California court rules Amazon is liable for injuries from defective products
|08/13/2020 | 05:39pm|
Amazon.com can be held liable like other traditional retailers for injuries from defective products sold via its sprawling e-commerce marketplace, a California state appeals court ruled on Thursday.
The decision overturned a San Diego Superior Court ruling that the world's biggest online retailer was shielded from liability because it acted as a service provider, which is not subject to California product liability law.
In addition to selling its own inventory, Amazon allows third-party vendors to list products for sale on its website. Such vendors may store their products in Amazon's warehouses or ship them directly to customers.
The appeals court found that Amazon played a pivotal role in every step of plaintiff Angela Bolger's purchase of a replacement laptop battery from Amazon third-party seller Lenoge Technology HK Ltd, which was operating under the fictitious name "E-Life." Bolger alleged that the battery burst into flames while she balanced the laptop on her thighs, resulting in severe burns to her arms, legs and feet.
"Whatever term we use to describe Amazon's role, be it 'retailer,' 'distributor,' or merely 'facilitator,' it was pivotal in bringing the product here to the consumer," the appeals court held.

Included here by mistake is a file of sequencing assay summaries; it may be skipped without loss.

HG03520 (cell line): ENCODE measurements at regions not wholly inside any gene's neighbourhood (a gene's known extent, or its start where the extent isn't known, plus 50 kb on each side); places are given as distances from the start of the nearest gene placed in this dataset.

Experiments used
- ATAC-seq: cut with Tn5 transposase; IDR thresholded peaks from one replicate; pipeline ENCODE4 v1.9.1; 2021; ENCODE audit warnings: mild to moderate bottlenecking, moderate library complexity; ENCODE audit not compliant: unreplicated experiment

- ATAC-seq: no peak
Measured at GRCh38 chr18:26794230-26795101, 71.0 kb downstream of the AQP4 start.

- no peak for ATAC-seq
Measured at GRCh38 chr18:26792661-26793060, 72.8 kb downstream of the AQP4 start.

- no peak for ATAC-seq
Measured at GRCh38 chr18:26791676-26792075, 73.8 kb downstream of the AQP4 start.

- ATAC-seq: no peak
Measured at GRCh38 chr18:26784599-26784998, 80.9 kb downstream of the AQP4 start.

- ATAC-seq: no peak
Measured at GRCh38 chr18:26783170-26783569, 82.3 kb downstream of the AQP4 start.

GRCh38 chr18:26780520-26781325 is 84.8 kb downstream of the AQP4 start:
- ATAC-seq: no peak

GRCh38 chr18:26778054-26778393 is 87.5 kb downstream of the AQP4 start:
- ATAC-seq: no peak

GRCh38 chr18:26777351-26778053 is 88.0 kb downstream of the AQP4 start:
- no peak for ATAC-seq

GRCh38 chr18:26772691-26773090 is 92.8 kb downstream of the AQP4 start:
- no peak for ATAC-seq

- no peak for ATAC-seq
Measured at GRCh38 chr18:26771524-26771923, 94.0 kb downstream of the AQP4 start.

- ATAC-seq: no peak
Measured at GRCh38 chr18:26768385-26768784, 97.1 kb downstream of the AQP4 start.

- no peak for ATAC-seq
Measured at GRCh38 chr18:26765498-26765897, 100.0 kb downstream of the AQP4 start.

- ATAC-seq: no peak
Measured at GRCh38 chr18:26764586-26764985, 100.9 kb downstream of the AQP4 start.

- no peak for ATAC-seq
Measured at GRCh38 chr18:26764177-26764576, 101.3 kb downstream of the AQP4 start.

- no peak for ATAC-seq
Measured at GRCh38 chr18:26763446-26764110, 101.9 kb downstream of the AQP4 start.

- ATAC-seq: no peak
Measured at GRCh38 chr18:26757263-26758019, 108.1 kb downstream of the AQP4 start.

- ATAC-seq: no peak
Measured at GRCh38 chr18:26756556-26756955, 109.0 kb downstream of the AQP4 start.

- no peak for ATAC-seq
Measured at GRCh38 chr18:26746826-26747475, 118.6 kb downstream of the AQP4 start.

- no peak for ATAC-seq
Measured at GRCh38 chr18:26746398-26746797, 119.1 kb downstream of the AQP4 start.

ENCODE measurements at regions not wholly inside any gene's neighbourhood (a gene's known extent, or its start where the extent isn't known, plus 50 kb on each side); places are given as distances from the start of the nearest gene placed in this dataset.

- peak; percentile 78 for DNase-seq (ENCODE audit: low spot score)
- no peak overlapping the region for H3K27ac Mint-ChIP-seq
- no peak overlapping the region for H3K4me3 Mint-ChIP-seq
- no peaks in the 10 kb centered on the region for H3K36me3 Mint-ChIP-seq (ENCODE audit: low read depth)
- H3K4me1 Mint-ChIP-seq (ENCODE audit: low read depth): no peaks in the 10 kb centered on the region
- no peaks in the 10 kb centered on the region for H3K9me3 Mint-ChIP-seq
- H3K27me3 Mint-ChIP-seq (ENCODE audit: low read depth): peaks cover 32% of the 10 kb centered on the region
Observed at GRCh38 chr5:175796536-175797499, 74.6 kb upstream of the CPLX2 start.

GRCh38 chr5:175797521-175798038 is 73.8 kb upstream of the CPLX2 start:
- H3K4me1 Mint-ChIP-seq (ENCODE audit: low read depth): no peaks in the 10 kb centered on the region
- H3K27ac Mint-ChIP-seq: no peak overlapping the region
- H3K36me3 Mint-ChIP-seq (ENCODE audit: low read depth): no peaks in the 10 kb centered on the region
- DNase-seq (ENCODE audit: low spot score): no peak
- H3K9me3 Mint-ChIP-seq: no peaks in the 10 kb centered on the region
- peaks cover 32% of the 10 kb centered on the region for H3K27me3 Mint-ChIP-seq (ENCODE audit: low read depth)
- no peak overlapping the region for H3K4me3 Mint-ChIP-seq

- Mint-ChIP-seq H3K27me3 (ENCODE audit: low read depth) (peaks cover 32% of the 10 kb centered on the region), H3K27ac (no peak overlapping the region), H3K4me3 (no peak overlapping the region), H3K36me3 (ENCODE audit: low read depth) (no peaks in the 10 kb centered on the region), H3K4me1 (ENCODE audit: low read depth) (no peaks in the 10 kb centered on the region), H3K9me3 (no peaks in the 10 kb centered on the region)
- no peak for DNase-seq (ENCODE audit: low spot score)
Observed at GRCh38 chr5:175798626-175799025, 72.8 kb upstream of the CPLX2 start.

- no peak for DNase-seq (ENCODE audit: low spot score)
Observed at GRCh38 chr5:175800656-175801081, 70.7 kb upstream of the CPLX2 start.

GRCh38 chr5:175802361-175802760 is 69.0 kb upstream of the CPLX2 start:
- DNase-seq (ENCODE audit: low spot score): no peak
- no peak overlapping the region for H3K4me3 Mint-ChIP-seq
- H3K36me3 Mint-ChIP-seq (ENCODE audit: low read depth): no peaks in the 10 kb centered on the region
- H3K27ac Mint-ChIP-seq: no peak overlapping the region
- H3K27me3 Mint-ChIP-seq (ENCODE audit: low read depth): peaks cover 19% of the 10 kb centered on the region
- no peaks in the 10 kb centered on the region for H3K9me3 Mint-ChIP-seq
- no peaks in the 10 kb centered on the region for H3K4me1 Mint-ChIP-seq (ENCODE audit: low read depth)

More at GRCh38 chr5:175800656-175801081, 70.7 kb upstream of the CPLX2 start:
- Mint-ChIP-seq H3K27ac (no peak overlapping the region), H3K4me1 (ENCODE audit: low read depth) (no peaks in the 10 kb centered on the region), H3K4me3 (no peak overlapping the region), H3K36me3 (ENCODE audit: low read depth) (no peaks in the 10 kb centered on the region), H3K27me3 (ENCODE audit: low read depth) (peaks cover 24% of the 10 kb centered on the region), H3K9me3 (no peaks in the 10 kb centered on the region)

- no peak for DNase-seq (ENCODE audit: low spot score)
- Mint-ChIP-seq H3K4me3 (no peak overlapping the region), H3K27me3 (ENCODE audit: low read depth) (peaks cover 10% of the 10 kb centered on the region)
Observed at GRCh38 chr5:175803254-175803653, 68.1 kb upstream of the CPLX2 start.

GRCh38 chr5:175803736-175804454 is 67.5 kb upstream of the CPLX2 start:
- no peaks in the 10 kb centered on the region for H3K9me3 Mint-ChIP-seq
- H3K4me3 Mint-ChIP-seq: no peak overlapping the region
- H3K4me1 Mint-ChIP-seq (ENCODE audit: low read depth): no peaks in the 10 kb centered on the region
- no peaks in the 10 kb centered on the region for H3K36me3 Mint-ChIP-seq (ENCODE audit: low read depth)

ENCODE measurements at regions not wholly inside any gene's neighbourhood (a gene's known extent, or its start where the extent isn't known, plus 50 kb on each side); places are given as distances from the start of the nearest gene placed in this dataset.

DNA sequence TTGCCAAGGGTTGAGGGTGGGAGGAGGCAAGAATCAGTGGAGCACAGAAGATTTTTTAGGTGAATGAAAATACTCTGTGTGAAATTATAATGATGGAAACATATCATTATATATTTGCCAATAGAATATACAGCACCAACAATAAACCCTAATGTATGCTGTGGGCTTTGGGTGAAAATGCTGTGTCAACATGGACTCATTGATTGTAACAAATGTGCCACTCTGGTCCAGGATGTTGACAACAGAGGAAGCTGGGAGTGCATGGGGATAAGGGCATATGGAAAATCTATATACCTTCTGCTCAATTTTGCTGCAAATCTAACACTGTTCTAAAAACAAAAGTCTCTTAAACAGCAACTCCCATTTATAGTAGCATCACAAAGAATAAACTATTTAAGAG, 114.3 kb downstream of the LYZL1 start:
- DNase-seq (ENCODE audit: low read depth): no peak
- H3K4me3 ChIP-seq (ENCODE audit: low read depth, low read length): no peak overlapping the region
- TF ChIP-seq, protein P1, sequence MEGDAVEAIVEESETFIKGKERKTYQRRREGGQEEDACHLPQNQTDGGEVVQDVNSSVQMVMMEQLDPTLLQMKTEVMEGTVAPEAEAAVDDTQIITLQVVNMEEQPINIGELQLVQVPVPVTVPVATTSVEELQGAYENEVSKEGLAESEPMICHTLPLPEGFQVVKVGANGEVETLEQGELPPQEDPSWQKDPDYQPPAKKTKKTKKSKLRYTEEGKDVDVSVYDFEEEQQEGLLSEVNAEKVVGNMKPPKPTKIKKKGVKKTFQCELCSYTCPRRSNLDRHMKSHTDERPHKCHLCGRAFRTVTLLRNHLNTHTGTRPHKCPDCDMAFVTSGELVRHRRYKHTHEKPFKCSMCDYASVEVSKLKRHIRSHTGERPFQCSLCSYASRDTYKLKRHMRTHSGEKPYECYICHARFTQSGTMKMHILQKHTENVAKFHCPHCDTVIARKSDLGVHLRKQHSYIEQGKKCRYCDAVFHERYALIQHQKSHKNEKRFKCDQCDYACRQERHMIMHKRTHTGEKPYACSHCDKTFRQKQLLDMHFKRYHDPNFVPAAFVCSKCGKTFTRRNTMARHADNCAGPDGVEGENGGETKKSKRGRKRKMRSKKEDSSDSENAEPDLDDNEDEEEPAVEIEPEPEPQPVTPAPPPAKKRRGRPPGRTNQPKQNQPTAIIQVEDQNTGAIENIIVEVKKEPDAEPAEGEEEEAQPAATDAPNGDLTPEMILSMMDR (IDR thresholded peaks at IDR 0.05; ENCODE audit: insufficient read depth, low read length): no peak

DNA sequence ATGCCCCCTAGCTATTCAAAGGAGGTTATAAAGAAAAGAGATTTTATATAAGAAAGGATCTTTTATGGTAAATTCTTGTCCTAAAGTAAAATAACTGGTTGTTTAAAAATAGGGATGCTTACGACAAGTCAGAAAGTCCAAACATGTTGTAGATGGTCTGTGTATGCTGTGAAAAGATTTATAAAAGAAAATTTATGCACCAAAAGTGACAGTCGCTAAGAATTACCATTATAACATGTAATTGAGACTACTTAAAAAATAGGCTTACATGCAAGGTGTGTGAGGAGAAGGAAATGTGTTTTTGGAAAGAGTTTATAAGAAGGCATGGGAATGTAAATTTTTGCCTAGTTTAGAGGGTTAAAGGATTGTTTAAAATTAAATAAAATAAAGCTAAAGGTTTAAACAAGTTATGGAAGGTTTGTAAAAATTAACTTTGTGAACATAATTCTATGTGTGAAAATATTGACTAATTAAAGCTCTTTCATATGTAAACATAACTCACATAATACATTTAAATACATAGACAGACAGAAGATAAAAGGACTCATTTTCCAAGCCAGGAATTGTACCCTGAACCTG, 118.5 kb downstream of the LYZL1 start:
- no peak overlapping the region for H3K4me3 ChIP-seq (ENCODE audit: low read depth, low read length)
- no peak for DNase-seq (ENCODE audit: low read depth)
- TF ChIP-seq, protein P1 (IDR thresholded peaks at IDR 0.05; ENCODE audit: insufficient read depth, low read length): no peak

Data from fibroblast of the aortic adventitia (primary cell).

Amazon has faced multiple lawsuits seeking to hold it responsible for damage or injuries caused by defective products sold by third parties, including ones based overseas in China, with most courts concluding it is not a "seller" under various states' product liability laws. But a few rulings have gone the other way and have allowed Amazon to be sued.
Both Pennsylvania's and Ohio's top courts are currently considering the issue, and federal appeals courts are weighing cases under California and Texas law.
The case decided on Thursday drew friend-of-the-court briefs from plaintiff lawyer groups and corporate groups.
The ruling comes as California lawmakers weigh legislation that would put Amazon and other operators of online marketplaces on equal footing under the state's strict liability law.
By Lisa Baertlein